This past week at the annual National Catholic Prayer Breakfast legal and political philosopher Robert George gave an address that will likely be remembered for decades. Closer to home, it will likely remind many of us why we have chosen to be faithful, and in particular to be part of the Ave Maria Project.
The question each of us today must face is this: Am I ashamed of the Gospel? And that question opens others: Am I prepared to pay the price that will be demanded if I refuse to be ashamed, if, in other words, I am prepared to give public witness to the massively politically incorrect truths of the Gospel, truths that the mandarins of an elite culture shaped by the dogmas of expressive individualism and megeneration liberalism do not wish to hear spoken? Or, put more simply, am I willing, or am I, in the end, unwilling, to take up my cross and follow Christ?
Powerful forces and currents in our society press us to be ashamed of the Gospel—ashamed of the good, ashamed of our faith’s teachings on the sanctity of human life in all stages and conditions, ashamed of our faith’s teachings on marriage as the conjugal union of husband and wife. These forces insist that the Church’s teachings are out of date, retrograde, insensitive, uncompassionate, illiberal, bigoted—even hateful. These currents bring pressure on all of us—and on young Catholics in particular—to yield to this insistence. They threaten us with consequences if we refuse to call what is good evil, and what is evil good. They command us to conform our thinking to their orthodoxy, or else say nothing at all…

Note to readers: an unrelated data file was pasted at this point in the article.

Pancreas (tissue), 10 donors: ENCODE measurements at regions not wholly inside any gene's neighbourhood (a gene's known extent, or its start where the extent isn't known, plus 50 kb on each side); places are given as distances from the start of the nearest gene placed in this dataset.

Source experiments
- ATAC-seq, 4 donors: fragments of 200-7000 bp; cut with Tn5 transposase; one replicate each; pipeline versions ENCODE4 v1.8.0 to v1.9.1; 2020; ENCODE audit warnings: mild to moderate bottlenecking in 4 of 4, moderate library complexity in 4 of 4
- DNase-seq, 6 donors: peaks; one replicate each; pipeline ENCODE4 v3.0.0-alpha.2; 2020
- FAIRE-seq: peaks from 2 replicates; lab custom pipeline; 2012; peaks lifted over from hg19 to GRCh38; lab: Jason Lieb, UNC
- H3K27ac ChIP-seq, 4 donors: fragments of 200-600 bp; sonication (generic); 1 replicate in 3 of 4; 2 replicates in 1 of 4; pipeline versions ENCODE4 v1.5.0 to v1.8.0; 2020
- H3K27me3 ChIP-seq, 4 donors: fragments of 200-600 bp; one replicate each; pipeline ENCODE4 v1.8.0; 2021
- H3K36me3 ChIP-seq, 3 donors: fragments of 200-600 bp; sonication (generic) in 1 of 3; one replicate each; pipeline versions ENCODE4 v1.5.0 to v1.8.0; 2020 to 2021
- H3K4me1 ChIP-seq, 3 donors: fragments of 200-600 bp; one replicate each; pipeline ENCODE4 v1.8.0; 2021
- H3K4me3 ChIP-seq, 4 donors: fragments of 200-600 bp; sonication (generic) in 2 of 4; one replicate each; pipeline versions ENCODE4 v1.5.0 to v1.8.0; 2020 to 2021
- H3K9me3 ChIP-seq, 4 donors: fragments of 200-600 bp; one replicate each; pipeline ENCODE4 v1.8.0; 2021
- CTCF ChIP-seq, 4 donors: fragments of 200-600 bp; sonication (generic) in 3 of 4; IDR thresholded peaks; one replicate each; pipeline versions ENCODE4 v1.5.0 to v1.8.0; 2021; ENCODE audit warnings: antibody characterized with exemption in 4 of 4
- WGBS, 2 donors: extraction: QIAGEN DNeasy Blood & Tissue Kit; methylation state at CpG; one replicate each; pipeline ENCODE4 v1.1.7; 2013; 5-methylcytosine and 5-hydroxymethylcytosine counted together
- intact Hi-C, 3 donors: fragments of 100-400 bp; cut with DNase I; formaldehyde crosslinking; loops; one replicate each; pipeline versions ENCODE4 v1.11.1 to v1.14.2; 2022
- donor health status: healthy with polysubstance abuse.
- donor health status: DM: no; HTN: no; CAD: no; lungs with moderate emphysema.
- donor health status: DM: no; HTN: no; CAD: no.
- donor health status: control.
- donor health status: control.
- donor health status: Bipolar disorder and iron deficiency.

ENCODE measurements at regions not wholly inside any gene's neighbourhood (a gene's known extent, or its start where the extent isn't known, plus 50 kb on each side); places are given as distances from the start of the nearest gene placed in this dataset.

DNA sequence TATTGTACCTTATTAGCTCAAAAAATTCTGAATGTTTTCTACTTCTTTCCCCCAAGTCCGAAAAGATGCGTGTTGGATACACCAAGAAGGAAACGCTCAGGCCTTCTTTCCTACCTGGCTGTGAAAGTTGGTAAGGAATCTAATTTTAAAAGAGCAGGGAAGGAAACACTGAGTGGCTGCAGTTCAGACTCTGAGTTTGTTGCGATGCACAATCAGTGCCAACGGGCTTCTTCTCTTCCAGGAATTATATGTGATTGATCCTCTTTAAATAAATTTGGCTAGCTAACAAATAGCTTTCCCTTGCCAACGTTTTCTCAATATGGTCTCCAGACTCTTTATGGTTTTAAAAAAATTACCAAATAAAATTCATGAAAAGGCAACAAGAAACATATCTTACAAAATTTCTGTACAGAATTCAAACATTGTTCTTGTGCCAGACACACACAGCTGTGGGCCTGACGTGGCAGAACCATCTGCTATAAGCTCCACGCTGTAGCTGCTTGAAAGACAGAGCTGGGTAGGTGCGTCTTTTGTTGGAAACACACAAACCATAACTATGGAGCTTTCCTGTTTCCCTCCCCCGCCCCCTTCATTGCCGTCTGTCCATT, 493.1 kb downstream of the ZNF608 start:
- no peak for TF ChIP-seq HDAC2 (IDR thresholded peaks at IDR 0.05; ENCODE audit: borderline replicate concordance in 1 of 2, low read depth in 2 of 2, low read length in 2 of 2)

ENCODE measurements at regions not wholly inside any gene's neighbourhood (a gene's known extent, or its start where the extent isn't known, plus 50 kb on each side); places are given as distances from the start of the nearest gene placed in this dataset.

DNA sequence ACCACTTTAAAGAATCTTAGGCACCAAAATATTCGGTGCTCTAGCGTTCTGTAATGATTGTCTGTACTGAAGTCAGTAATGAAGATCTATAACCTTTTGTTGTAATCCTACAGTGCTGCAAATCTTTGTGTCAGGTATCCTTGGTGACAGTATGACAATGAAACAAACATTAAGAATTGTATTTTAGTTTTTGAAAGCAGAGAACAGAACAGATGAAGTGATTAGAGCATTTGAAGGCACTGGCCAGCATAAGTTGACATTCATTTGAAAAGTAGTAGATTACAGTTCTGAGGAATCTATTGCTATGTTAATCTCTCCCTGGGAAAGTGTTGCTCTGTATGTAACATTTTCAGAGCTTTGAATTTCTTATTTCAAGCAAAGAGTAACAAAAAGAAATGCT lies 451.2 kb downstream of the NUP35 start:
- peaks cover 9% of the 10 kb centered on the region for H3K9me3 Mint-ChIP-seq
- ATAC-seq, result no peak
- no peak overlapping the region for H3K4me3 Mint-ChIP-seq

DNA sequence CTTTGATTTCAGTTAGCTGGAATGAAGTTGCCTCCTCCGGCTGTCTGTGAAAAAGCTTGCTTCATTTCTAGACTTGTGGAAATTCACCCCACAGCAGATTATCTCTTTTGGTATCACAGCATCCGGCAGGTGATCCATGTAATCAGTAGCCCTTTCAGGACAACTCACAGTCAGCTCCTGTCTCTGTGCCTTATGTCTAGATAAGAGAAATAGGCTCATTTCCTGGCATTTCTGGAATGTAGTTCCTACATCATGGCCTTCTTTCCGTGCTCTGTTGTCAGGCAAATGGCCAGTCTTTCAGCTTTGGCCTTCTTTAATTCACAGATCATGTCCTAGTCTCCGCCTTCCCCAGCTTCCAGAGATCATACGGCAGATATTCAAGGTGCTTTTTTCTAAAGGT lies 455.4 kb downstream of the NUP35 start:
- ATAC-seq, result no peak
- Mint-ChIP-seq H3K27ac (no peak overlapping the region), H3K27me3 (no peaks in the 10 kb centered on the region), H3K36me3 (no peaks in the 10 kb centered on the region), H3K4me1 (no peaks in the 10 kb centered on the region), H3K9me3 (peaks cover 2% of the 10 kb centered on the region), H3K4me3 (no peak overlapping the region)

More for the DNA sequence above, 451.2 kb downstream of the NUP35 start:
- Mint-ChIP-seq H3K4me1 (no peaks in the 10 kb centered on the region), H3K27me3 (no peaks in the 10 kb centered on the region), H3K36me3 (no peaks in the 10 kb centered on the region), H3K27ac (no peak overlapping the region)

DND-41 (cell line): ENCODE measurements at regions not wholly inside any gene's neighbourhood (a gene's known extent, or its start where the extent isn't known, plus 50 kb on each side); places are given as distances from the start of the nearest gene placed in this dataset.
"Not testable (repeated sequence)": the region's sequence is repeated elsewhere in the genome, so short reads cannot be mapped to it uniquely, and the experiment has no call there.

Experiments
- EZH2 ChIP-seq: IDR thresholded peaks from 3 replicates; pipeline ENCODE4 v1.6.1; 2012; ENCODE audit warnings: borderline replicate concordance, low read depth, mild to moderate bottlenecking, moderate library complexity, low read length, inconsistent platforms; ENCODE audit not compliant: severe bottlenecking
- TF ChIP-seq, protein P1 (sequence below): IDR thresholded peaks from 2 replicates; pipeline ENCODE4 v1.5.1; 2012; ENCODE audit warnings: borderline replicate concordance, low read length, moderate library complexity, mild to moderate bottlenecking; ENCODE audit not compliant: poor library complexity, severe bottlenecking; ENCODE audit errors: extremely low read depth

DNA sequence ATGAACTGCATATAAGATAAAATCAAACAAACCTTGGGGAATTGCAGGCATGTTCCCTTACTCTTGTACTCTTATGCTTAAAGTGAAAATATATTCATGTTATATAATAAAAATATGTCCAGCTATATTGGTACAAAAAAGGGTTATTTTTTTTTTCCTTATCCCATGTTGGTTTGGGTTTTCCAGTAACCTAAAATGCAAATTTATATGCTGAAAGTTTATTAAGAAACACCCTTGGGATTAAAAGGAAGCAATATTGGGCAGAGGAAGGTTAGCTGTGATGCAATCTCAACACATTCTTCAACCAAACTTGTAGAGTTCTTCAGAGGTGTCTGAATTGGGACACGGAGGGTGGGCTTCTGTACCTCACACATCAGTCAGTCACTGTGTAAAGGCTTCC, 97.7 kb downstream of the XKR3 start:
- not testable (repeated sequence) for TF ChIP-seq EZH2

… The question of faith and fidelity that is put to us today is not in the form it was put to Peter—“surely you are this man’s disciple”—it is, rather, do you stand for the sanctity of human life and the dignity of marriage as the union of husband and wife? These teachings are not the whole Gospel— Christianity requires much more than their affirmation. But they are integral to the Gospel—they are not optional or dispensable. To be an authentic witness to the Gospel is to proclaim these truths among the rest. The Gospel is, as St. John Paul the Great said, a Gospel of Life. And it is a Gospel of family life, too. And it is these integral dimensions of the Gospel that powerful cultural forces and currents today demand that we deny or suppress.
Perhaps each year we can all reread it so that we don’t forget why as we face the constant pressure to be ashamed of the Gospel. We might take particular inspiration from the fact that our town’s patroness–she who stands so undeniably at the very center of town–never (as George reminds us) denied her Son and was true to His Gospel despite the cost.
Of course anyone can move to Ave Maria and will be welcomed and loved here. Nevertheless, may it always be true that Ave Maria is a Catholic town that is not ashamed of Christ’s Gospel of Life and Family.
Update: from today’s (5/18/2014) Second Reading:
Behold, I am laying a stone in Zion, a cornerstone, chosen and precious, and whoever believes in it shall not be put to shame.